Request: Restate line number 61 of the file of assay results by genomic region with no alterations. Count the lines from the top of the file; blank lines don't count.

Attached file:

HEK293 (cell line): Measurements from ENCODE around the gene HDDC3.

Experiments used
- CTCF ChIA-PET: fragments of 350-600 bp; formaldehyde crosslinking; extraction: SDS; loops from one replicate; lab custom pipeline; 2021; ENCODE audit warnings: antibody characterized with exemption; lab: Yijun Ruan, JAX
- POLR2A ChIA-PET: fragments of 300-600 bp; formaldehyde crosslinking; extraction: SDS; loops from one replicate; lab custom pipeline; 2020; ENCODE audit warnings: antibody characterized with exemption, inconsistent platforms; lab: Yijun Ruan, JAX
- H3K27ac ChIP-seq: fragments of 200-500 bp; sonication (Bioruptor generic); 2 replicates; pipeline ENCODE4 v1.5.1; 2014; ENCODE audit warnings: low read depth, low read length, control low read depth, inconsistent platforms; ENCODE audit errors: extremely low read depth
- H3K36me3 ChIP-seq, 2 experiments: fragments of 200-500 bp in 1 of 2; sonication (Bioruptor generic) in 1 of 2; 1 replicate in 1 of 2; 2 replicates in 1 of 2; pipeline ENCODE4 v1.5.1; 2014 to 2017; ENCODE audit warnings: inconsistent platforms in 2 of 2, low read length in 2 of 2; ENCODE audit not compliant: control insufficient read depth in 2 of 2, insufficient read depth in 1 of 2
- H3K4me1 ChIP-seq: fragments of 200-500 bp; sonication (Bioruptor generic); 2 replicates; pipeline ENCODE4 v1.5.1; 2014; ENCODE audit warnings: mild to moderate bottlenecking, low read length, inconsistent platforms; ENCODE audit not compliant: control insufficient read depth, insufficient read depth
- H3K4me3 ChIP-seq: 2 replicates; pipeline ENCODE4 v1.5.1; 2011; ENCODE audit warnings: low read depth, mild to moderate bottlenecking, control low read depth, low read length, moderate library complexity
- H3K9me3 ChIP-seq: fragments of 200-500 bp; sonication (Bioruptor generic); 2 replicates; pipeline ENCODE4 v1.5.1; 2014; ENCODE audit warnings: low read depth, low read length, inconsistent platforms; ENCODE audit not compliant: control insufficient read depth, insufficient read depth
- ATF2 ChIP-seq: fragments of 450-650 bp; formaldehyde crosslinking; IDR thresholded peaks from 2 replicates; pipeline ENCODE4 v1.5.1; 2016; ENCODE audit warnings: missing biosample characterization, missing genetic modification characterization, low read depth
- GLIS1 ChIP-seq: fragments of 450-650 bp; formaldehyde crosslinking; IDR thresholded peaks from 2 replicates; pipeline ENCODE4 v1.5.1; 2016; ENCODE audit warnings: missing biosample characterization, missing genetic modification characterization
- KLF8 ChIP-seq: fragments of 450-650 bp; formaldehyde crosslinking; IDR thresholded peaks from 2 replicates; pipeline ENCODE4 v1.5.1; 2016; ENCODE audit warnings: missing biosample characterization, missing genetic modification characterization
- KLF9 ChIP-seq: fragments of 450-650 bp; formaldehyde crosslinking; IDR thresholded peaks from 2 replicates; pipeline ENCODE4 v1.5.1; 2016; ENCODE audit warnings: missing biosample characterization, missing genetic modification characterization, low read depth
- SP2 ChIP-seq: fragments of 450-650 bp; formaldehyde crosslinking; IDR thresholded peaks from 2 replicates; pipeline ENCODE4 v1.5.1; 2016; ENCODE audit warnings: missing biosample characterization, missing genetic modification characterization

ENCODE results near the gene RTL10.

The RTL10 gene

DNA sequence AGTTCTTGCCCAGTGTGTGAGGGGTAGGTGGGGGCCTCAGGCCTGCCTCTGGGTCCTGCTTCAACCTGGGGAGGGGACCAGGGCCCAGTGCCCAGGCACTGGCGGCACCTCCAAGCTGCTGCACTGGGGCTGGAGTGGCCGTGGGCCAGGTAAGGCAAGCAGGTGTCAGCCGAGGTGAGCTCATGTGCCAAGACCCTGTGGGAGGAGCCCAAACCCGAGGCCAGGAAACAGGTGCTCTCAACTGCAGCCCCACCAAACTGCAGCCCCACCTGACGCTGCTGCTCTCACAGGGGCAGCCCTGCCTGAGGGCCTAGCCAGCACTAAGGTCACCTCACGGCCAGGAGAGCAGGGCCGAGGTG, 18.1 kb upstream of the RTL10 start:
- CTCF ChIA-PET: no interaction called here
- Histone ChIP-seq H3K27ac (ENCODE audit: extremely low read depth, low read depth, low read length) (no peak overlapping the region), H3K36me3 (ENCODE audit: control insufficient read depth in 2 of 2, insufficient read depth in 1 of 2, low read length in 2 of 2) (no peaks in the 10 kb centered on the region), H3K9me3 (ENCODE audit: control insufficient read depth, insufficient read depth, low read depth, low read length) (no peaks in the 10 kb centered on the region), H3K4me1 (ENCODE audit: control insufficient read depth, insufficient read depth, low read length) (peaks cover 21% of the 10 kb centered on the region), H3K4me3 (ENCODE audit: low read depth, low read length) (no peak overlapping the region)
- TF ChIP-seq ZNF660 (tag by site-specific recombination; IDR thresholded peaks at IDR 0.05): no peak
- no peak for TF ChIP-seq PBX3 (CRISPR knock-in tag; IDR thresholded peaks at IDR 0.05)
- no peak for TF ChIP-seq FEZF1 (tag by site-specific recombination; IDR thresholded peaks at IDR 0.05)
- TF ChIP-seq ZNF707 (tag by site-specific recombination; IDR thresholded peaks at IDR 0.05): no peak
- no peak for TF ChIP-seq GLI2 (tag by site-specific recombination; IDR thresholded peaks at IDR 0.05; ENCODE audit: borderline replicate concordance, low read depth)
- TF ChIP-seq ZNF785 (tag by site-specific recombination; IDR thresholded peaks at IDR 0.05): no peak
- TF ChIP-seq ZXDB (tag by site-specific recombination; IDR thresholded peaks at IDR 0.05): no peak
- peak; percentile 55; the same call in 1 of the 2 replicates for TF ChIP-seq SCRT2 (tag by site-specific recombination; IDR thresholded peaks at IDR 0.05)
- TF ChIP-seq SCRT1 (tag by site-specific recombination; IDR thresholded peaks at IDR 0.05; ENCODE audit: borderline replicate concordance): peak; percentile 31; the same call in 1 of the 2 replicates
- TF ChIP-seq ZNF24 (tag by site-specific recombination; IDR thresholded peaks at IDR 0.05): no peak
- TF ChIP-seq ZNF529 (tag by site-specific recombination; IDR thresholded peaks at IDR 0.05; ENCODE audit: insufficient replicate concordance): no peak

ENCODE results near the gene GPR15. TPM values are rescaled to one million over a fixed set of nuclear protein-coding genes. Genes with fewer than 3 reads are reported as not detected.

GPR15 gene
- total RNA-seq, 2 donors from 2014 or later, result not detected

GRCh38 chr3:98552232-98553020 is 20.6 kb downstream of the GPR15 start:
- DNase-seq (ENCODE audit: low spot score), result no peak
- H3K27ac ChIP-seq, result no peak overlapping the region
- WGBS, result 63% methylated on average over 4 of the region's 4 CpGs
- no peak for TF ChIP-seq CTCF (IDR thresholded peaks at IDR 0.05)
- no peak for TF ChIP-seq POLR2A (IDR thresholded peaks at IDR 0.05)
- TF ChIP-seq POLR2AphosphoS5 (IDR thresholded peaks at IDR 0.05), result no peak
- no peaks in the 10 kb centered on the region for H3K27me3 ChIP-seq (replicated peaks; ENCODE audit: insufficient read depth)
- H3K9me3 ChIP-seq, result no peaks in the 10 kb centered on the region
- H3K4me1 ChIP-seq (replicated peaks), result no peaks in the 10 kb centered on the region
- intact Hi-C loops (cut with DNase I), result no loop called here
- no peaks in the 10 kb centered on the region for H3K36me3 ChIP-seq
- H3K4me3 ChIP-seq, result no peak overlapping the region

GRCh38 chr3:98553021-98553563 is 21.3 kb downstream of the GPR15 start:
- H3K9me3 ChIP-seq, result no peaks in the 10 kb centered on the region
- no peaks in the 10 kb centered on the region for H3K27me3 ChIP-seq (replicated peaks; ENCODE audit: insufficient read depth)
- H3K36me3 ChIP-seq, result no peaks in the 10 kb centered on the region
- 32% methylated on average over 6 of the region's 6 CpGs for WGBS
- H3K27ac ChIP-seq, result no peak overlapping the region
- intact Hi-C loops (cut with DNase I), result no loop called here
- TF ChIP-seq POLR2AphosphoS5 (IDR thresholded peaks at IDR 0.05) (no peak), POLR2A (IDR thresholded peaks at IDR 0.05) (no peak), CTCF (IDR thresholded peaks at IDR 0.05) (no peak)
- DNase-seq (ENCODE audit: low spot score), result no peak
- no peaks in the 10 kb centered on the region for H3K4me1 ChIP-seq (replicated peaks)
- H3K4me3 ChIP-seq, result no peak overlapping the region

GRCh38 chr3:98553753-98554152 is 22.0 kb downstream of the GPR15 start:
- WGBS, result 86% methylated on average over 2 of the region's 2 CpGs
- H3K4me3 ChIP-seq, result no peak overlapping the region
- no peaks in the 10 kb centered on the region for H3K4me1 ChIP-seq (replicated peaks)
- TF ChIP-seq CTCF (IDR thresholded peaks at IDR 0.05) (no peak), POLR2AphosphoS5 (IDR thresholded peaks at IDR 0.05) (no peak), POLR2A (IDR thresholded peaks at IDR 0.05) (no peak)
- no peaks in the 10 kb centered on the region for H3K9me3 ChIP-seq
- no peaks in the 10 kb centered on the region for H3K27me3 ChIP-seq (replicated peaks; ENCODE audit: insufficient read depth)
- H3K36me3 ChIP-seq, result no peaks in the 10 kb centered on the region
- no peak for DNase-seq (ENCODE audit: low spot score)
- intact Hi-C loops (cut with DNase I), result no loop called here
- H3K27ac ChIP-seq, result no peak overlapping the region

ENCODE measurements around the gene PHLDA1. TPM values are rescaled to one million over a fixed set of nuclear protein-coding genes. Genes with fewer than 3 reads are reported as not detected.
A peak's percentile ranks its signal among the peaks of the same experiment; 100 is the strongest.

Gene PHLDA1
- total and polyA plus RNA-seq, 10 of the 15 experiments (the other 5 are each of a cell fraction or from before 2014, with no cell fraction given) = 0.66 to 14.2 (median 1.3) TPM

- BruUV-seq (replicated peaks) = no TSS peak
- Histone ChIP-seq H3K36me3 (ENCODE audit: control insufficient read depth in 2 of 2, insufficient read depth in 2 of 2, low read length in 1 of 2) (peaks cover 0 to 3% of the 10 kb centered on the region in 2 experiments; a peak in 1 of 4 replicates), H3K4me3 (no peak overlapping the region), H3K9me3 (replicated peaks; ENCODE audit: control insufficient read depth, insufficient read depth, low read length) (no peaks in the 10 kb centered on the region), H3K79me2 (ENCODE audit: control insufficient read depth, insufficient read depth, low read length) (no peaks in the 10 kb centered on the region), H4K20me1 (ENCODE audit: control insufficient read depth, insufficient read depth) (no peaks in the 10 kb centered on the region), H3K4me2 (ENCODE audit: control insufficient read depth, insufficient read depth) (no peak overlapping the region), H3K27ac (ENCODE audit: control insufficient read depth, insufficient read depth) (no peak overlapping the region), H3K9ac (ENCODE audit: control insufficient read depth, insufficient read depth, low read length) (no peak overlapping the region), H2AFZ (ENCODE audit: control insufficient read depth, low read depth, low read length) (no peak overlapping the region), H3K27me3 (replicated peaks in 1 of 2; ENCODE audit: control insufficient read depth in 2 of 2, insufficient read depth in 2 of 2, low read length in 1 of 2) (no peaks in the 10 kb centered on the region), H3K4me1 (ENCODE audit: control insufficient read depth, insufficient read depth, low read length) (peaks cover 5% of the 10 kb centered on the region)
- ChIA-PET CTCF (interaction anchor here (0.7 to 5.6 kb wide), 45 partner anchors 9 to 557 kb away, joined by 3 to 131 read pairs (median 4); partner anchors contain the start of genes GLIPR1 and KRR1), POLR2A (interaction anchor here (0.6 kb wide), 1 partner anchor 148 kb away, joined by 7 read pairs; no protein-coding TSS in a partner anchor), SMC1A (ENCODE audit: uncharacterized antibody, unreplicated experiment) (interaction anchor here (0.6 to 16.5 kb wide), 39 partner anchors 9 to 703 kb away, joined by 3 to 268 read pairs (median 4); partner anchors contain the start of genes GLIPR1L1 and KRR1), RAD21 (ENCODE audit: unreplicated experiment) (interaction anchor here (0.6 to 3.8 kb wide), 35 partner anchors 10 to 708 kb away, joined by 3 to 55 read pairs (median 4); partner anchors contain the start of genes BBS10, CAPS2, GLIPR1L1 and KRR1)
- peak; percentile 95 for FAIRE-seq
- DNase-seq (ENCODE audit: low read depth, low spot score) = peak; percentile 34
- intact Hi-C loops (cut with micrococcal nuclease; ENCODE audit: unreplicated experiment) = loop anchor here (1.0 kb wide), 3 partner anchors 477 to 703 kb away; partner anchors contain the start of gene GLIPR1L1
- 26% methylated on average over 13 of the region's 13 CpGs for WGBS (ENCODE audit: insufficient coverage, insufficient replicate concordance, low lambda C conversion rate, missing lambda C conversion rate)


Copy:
- no peaks in the 10 kb centered on the region for H3K4me1 ChIP-seq (replicated peaks)